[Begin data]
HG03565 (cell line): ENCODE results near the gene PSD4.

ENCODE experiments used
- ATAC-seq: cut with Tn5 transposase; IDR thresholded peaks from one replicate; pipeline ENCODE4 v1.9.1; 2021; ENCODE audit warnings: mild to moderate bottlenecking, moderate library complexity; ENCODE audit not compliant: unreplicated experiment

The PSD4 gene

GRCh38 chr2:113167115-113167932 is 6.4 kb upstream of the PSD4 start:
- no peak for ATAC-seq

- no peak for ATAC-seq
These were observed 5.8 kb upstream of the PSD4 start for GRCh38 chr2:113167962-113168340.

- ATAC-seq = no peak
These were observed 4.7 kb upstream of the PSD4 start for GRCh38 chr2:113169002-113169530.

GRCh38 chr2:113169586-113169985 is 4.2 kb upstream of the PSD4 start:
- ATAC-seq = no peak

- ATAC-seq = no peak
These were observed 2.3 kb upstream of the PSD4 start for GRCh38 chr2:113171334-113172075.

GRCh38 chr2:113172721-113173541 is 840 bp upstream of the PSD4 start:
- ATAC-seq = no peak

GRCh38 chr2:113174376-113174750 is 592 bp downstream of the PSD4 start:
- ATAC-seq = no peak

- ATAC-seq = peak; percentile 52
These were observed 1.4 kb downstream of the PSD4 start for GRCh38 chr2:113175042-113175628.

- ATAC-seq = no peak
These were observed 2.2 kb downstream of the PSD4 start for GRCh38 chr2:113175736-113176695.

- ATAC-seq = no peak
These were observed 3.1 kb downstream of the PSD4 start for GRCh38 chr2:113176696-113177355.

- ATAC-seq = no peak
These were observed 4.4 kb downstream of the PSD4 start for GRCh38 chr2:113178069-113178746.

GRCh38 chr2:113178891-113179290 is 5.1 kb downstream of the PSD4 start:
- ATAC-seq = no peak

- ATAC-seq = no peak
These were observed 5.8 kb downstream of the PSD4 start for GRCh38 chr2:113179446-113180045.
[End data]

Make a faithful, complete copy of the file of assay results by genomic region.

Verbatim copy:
HG03565 (cell line): ENCODE results near the gene PSD4.

ENCODE experiments used
- ATAC-seq: cut with Tn5 transposase; IDR thresholded peaks from one replicate; pipeline ENCODE4 v1.9.1; 2021; ENCODE audit warnings: mild to moderate bottlenecking, moderate library complexity; ENCODE audit not compliant: unreplicated experiment

The PSD4 gene

GRCh38 chr2:113167115-113167932 is 6.4 kb upstream of the PSD4 start:
- no peak for ATAC-seq

- no peak for ATAC-seq
These were observed 5.8 kb upstream of the PSD4 start for GRCh38 chr2:113167962-113168340.

- ATAC-seq = no peak
These were observed 4.7 kb upstream of the PSD4 start for GRCh38 chr2:113169002-113169530.

GRCh38 chr2:113169586-113169985 is 4.2 kb upstream of the PSD4 start:
- ATAC-seq = no peak

- ATAC-seq = no peak
These were observed 2.3 kb upstream of the PSD4 start for GRCh38 chr2:113171334-113172075.

GRCh38 chr2:113172721-113173541 is 840 bp upstream of the PSD4 start:
- ATAC-seq = no peak

GRCh38 chr2:113174376-113174750 is 592 bp downstream of the PSD4 start:
- ATAC-seq = no peak

- ATAC-seq = peak; percentile 52
These were observed 1.4 kb downstream of the PSD4 start for GRCh38 chr2:113175042-113175628.

- ATAC-seq = no peak
These were observed 2.2 kb downstream of the PSD4 start for GRCh38 chr2:113175736-113176695.

- ATAC-seq = no peak
These were observed 3.1 kb downstream of the PSD4 start for GRCh38 chr2:113176696-113177355.

- ATAC-seq = no peak
These were observed 4.4 kb downstream of the PSD4 start for GRCh38 chr2:113178069-113178746.

GRCh38 chr2:113178891-113179290 is 5.1 kb downstream of the PSD4 start:
- ATAC-seq = no peak

- ATAC-seq = no peak
These were observed 5.8 kb downstream of the PSD4 start for GRCh38 chr2:113179446-113180045.